"Nonetheless, although the pharmacokinetics of some smokeless tobacco products may overlap with those of medicinal nicotine products, medicinal products tend to have a slower rate and a lower amount of nicotine absorption than do the most popular brands of conventional smokeless tobacco products (Kotlyar et al. 2007). Among the medicinal nicotine products, nicotine nasal spray has the fastest rate of nicotine absorption, followed by nicotine gum, the nicotine lozenge, and the nicotine patch.
"Together, these results demonstrate that the nicotine pharmacokinetics associated with cigarette smoking is likely to lead to high potential for addiction, whereas medicinal nicotine products have relatively minimal potential for addiction. For example, the extent of liking, and therefore the addiction potential for these products, are related to the speed of nicotine delivery (Henningfield and Keenan 1993). Nicotine delivered through cigarette smoking and intravenously shows the greatest dose-related liking for the drug, and nicotine delivered transdermally is associated with the least liking (Henningfield and Keenan 1993; Stratton et al. 2001)."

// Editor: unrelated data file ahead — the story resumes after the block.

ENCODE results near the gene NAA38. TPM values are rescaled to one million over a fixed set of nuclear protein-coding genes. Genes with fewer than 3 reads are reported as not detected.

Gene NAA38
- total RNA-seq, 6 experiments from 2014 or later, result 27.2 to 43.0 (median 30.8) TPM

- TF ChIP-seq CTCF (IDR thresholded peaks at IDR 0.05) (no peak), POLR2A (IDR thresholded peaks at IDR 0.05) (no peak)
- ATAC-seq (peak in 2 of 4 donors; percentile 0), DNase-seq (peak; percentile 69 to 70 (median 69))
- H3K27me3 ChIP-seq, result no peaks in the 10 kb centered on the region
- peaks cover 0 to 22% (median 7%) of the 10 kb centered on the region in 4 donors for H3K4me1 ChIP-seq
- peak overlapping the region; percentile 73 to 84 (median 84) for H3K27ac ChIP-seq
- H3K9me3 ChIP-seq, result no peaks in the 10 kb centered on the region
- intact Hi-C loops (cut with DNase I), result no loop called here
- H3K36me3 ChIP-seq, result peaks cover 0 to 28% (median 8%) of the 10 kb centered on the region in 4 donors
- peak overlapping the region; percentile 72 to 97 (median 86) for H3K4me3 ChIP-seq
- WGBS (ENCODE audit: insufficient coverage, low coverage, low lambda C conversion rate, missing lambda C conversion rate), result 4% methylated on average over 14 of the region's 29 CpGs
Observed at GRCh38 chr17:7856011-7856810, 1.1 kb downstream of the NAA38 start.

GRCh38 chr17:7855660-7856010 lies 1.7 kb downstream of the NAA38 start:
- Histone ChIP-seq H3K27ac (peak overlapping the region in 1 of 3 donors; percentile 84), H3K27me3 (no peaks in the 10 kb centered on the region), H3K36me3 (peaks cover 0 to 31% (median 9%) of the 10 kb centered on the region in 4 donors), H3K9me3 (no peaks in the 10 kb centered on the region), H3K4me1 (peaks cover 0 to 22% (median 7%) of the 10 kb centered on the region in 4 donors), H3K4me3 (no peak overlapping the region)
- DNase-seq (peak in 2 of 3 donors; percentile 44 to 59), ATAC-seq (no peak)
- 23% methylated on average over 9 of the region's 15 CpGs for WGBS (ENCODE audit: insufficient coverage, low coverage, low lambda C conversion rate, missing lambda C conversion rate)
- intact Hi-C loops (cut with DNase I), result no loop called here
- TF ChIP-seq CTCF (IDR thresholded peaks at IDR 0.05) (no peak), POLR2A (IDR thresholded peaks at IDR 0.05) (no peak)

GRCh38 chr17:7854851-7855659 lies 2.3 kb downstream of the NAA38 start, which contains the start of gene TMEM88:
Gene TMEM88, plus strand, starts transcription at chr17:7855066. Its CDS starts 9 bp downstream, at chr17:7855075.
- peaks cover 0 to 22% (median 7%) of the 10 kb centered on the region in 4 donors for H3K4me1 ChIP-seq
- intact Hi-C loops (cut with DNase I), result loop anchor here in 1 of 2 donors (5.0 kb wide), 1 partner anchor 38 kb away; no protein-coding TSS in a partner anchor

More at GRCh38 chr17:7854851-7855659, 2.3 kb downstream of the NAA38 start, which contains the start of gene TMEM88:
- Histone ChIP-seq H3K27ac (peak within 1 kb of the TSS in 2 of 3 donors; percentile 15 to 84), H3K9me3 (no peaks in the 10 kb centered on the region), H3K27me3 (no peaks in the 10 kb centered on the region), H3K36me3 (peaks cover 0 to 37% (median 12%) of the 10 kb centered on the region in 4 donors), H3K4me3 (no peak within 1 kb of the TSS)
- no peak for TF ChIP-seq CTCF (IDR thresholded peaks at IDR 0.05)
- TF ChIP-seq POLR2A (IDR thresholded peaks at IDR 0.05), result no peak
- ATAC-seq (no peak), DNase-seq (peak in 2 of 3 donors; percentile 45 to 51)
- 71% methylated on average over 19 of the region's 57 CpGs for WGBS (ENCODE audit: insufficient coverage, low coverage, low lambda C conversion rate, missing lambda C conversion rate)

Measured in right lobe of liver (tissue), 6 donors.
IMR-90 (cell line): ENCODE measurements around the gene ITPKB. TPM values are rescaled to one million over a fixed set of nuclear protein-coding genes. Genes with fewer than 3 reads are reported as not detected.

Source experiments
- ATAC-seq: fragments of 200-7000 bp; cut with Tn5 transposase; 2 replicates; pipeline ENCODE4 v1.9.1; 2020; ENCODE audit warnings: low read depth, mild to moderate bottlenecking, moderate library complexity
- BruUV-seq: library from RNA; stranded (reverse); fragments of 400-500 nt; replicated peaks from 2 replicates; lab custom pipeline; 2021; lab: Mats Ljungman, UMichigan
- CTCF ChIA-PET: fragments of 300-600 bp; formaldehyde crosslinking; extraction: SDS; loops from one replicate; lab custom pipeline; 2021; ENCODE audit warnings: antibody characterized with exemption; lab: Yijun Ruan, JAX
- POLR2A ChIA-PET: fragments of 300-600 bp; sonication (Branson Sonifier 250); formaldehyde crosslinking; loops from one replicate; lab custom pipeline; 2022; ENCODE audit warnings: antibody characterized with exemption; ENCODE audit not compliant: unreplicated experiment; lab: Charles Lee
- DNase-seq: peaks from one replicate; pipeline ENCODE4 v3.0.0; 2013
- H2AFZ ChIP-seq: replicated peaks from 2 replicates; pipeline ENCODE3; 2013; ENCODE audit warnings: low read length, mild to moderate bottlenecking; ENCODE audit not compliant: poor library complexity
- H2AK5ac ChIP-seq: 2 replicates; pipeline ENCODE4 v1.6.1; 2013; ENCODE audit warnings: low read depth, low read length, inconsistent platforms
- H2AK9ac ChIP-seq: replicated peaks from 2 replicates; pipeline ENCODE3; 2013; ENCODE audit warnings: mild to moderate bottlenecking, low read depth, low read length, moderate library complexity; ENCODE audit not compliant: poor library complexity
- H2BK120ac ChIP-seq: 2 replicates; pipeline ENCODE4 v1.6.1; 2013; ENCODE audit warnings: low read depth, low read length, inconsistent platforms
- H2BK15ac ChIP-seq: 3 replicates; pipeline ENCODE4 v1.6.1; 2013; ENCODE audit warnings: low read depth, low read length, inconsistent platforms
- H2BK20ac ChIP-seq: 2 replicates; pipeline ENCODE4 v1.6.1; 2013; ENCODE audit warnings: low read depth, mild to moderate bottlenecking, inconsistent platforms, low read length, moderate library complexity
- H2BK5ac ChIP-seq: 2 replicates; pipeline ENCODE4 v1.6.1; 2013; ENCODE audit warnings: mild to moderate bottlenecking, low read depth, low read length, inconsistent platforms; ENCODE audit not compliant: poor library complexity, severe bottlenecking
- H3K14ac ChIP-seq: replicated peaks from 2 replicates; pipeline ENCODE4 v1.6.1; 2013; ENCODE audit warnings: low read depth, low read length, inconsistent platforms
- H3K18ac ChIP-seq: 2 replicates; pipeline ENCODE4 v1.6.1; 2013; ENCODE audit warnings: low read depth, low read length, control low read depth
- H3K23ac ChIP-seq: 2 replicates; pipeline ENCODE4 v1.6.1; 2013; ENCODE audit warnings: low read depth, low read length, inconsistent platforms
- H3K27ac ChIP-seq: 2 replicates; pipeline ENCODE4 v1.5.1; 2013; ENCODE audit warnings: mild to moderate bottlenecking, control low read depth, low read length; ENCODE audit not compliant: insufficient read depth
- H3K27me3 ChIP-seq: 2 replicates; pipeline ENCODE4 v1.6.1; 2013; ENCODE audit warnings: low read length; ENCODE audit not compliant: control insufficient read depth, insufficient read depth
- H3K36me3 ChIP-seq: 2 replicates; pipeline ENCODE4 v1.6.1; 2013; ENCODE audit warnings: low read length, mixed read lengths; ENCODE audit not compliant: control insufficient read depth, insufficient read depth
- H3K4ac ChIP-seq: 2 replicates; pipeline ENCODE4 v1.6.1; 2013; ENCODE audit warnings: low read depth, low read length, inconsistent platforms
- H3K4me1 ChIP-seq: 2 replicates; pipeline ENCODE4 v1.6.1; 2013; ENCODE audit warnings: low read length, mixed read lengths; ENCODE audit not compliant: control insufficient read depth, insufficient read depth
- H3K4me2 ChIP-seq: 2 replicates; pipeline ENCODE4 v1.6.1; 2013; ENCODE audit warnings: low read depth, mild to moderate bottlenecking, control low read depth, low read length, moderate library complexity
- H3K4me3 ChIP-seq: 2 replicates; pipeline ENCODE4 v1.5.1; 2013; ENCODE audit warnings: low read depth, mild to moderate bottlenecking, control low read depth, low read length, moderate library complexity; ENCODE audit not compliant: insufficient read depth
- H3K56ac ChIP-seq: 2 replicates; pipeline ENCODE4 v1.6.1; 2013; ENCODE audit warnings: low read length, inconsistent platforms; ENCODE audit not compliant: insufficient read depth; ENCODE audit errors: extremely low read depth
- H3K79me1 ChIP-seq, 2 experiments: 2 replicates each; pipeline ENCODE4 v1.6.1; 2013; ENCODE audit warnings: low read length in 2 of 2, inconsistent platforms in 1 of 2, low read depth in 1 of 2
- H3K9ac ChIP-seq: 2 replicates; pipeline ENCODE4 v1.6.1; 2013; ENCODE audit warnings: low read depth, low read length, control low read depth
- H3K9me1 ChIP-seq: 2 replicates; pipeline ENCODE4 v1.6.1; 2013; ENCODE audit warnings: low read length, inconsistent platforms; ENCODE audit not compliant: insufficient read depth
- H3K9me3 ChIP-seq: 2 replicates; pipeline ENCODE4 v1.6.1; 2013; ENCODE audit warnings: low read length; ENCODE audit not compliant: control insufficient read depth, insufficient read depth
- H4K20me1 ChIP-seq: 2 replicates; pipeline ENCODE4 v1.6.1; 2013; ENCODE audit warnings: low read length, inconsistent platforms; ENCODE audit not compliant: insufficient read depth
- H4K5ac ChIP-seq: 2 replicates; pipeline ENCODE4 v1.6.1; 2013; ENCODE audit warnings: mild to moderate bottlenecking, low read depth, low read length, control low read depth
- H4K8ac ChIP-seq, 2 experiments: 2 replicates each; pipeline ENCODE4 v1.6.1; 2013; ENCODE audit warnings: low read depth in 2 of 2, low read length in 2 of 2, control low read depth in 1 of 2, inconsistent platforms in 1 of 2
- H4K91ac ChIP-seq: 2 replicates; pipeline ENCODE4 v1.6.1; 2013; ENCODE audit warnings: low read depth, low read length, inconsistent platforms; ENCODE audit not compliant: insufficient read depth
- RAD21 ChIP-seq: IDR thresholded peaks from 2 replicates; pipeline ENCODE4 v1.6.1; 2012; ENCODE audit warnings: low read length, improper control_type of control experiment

US Department of Health and Human Services. "How Tobacco Smoke Causes Disease: The Biology and Behavioral Basis for Smoking-Attributable Disease: A Report of the Surgeon General." Atlanta, GA: U.S. Department of Health and Human Services, Centers for Disease Control and Prevention, National Center for Chronic Disease Prevention and Health Promotion, Office on Smoking and Health, 2010, p. 114.